The review adds that, “overall”, a successful and orderly transition to net-zero “could realise more benefits…than an economy based on fossil fuel consumption”. It also points to the potential co-benefits of climate action, such as improved air quality, worth some £35bn, it says.

The Treasury says that current estimates could “understate the economic cost to the UK as the climate heats up” and that the shift to net-zero “could provide a boost to the economy”, with the required investment potentially contributing to growth.

Overall, the Treasury says the impact on GDP as a result of efforts to reach net-zero are “likely to be relatively small and dwarfed by the costs of global inaction”. It points to evidence for the CCC that found the impact on UK GDP in 2050 could be “slightly negative to slightly positive (-0.63 per cent to +1.48 per cent depending on the model choice)”.

In contrast to the potentially understated costs of warming, the review emphasises that abatement costs are “speculative” and that “technology costs have typically fallen faster than anticipated”.

The Treasury notes that total UK investment levels are the lowest in the G7 group of major economies, as shown in the chart below, adding: “The investment required to decarbonise the UK economy could help to improve the UK’s relatively low investment levels and increase productivity.”

Nevertheless, the Treasury pushes back on the idea of using higher public borrowing to fund the shift to net-zero, arguing that this would unfairly “pass on costs to future taxpayers” and would fit with “polluter pays”.

This position has been criticised as “unconvincing”, with Nick Mabey, a former Treasury official and chief executive of the E3G thinktank, pointing to the “negative real interest rates” currently available for government borrowing.

Instead, the Treasury notes the fiscal risk posed by the “erosion” of fuel duty, as the economy switches towards EVs, with a potential need for “new” taxes to replace lost revenue. (This prompted inaccurate headlines saying the Treasury was calling for “higher” taxes to fund net-zero.)

The review has limited analysis of the distributional impacts of net-zero, however, it does say that average household energy bills would be expected to be similar in 2050, for a home with a heat pump and EV, as compared with one that currently has a gas boiler and petrol car.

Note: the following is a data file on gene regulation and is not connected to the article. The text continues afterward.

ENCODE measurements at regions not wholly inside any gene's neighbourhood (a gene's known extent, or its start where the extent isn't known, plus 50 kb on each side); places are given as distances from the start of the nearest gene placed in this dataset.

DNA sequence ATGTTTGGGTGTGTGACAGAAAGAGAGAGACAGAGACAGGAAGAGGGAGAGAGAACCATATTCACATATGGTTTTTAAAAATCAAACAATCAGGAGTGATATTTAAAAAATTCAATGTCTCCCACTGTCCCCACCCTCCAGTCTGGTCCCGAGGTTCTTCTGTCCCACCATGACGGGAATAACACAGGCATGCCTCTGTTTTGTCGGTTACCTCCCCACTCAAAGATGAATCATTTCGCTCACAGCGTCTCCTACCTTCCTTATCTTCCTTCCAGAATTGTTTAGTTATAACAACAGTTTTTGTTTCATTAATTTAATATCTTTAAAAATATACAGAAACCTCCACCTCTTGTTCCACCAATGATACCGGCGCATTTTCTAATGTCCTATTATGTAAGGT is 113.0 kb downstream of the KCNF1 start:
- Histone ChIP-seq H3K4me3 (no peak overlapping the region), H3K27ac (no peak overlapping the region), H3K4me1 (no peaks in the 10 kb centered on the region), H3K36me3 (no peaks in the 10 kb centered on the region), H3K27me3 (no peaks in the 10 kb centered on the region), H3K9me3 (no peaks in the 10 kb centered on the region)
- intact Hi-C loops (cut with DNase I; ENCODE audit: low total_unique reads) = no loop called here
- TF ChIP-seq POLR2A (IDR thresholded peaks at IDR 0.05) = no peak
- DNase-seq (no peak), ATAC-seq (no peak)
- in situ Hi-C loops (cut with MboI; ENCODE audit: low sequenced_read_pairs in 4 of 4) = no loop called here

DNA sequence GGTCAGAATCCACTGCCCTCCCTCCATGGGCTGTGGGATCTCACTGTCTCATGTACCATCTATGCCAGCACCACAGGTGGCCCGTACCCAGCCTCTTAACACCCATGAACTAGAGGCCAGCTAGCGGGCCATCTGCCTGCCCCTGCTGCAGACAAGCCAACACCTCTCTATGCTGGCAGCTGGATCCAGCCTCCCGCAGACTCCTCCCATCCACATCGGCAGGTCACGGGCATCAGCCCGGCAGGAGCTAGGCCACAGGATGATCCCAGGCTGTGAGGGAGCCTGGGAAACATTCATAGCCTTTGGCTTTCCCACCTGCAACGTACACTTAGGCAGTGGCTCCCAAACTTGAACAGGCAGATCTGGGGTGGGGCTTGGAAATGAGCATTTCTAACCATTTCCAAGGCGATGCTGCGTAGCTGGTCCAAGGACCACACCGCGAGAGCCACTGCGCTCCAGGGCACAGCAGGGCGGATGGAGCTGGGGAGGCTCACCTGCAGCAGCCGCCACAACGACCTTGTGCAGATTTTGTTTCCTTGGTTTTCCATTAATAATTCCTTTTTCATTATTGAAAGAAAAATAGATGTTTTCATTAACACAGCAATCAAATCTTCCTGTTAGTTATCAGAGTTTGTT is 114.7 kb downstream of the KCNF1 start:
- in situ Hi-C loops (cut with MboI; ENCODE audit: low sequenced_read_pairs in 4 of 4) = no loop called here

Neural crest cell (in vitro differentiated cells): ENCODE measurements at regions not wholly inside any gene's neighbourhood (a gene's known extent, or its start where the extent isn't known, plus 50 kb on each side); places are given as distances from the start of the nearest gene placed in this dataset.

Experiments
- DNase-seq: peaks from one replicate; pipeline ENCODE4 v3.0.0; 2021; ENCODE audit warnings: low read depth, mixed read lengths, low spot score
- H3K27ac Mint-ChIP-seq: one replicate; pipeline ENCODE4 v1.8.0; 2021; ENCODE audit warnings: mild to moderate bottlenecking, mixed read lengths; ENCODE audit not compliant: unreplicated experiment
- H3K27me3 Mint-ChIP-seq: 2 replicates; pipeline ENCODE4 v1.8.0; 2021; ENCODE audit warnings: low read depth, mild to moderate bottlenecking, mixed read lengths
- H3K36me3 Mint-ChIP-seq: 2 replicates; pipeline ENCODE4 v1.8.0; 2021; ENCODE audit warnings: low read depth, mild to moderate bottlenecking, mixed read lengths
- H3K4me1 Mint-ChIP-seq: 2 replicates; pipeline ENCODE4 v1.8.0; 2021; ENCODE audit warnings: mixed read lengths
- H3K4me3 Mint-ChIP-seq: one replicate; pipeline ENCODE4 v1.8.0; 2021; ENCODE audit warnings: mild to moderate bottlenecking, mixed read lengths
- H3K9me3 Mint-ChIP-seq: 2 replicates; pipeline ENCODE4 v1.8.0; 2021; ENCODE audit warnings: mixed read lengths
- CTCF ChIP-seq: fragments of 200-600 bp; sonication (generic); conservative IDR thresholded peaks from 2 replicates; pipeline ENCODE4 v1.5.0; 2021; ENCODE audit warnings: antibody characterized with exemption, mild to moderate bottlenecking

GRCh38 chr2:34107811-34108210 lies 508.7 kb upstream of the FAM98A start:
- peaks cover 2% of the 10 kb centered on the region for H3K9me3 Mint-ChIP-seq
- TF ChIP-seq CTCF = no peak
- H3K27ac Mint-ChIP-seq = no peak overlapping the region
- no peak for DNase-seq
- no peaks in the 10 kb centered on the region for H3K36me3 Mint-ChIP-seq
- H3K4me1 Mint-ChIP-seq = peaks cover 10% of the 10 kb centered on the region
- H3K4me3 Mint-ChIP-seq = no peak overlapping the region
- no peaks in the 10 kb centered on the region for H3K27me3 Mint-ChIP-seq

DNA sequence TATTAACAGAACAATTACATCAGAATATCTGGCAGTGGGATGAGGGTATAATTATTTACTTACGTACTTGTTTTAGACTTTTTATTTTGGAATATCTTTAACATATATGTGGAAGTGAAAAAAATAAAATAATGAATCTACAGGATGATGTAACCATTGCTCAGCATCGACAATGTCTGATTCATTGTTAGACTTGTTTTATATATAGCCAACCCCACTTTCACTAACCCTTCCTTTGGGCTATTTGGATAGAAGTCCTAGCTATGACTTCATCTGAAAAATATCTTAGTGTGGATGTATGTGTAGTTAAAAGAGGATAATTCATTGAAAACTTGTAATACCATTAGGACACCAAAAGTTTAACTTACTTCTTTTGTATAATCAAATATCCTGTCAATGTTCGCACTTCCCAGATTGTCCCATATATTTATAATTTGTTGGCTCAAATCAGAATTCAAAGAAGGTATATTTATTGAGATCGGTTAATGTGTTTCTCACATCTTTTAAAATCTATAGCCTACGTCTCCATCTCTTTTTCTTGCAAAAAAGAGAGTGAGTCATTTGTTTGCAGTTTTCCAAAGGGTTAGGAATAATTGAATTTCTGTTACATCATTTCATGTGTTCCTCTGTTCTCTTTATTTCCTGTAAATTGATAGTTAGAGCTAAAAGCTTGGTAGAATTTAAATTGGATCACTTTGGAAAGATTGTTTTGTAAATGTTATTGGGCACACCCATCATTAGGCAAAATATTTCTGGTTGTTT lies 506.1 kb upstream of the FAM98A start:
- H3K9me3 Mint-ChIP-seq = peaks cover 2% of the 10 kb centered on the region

It argues that while poorer households already tend to have lower emissions, they may also be least able to afford the one-off costs of moving to low-carbon alternatives. As such, it backs “targeted” public spending to support decarbonisation in low-income households. It adds that this is reflected in “a number of government schemes, as set out in the heat and buildings strategy”.

In terms of how the government should drive the shift to net-zero, the Treasury review makes its preferences clear on the appropriate mix between pricing, regulation and public support.

It emphasises “competitive markets”, saying these are “likely to deliver the most efficient transition across the economy” — even though “carbon pricing on its own will not decarbonise all sectors”.

As such, it says the UK is committed to “exploring” the option of expanding its emissions trading scheme (UKETS) beyond its current coverage in industry and the power sector, to the two-thirds of current emissions that are not yet included.

(It says that carbon border adjustment mechanisms, where imports are subject to a form of carbon pricing to prevent “carbon leakage”, have “intuitive appeal [but] they are not straightforward”.)

The Treasury does also recognise the “central role” that “well-targeted and designed regulation” will continue to have in climate policy. And it accepts that public spending will be important “in some cases”, particularly to mitigate “acute distributional impacts”.

What does the net-zero strategy say about each sector?

The net-zero strategy includes a breakdown of what will be required in the coming years from each area of the economy in order to remain on track for net-zero by 2050.

It includes charts showing “indicative” pathways up to 2037, which the government says will be used as a guide to ensure that it is on track to achieve its targets, including upcoming carbon budgets and the UK’s nationally determined contribution under the Paris Agreement.

While much of the information in the strategy is familiar from previous government announcements and the array of sectoral plans that have been published this year, it also includes many updated policies and new targets.

The timelines below provide an overview of key developments expected over the next 14 years on the path to net-zero. Below them, Carbon Brief has picked out the major new announcements for each sector.